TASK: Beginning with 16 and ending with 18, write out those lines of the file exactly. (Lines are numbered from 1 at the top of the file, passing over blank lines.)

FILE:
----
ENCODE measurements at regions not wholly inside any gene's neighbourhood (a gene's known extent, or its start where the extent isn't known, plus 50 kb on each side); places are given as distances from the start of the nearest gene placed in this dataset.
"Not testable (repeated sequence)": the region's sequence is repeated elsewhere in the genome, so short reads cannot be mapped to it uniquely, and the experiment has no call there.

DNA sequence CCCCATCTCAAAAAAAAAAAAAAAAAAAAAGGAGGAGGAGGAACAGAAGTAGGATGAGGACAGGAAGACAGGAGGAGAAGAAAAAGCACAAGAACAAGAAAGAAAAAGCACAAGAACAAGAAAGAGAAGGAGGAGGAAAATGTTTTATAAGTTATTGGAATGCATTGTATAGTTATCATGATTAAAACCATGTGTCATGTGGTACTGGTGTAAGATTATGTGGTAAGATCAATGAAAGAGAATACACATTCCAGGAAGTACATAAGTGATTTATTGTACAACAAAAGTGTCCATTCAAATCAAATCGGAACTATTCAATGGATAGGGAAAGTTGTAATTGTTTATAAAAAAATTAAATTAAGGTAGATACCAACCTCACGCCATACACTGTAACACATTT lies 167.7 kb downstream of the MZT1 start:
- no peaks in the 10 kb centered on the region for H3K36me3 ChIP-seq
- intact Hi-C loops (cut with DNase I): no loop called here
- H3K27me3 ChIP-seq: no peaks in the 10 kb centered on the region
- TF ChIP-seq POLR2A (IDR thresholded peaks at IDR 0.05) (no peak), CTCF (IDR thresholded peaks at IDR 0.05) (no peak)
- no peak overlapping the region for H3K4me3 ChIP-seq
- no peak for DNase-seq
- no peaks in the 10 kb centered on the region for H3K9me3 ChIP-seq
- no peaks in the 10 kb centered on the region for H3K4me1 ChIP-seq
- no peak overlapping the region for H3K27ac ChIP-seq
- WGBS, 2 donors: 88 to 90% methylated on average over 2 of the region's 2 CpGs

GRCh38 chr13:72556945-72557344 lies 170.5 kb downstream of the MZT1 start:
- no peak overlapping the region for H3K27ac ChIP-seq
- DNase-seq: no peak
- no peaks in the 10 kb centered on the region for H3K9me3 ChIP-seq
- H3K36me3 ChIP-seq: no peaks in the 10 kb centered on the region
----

- DNase-seq: no peak
- no peaks in the 10 kb centered on the region for H3K9me3 ChIP-seq
- H3K36me3 ChIP-seq: no peaks in the 10 kb centered on the region